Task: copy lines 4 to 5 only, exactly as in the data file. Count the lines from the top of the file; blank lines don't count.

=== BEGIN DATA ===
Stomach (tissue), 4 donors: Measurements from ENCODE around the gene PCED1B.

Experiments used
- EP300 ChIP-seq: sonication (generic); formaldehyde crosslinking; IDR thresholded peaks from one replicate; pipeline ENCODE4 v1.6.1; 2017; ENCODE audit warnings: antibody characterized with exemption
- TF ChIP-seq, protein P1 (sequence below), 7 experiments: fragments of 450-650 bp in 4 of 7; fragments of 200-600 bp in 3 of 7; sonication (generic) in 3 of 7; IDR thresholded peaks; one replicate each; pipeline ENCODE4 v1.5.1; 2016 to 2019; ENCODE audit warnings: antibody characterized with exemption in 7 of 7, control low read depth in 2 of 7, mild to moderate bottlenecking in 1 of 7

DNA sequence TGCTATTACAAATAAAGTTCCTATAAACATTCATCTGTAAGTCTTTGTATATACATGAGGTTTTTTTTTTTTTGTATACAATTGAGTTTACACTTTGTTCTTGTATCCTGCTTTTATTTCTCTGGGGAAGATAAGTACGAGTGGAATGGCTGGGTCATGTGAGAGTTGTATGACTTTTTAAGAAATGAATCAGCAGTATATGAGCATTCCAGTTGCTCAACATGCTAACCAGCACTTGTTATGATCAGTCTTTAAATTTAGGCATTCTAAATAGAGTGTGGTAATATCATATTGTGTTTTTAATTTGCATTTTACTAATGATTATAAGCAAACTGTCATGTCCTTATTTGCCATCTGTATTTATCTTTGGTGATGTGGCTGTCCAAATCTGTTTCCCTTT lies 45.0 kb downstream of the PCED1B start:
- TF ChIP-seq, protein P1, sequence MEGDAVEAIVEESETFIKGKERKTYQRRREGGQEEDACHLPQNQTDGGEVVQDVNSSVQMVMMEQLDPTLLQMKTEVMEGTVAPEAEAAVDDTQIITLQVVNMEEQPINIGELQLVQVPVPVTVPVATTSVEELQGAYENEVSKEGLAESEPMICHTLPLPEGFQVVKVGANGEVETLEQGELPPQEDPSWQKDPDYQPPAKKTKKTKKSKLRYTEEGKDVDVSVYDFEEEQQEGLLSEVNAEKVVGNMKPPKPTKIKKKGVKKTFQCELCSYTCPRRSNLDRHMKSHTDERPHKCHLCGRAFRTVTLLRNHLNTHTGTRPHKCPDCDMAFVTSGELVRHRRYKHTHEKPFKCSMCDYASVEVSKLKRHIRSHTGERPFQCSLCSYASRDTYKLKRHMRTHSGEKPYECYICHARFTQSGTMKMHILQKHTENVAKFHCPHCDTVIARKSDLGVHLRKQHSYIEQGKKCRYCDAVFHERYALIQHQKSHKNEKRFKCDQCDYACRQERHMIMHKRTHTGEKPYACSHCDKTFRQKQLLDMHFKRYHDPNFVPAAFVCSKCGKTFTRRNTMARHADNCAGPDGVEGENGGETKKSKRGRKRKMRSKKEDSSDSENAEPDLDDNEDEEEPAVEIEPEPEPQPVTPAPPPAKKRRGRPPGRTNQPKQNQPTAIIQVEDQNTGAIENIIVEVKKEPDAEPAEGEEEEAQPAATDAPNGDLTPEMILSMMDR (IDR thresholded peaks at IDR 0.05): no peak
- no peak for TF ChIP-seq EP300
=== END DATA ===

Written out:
- TF ChIP-seq, protein P1 (sequence below), 7 experiments: fragments of 450-650 bp in 4 of 7; fragments of 200-600 bp in 3 of 7; sonication (generic) in 3 of 7; IDR thresholded peaks; one replicate each; pipeline ENCODE4 v1.5.1; 2016 to 2019; ENCODE audit warnings: antibody characterized with exemption in 7 of 7, control low read depth in 2 of 7, mild to moderate bottlenecking in 1 of 7

DNA sequence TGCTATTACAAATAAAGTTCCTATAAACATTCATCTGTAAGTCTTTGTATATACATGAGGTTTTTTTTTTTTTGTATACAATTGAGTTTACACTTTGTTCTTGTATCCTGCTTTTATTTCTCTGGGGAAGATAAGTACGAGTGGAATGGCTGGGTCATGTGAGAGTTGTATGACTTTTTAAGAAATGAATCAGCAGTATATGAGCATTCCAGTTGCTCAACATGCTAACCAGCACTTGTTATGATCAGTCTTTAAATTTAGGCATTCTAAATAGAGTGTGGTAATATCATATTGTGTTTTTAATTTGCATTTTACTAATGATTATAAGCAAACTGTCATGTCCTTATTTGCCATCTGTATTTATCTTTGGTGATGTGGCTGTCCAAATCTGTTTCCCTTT lies 45.0 kb downstream of the PCED1B start: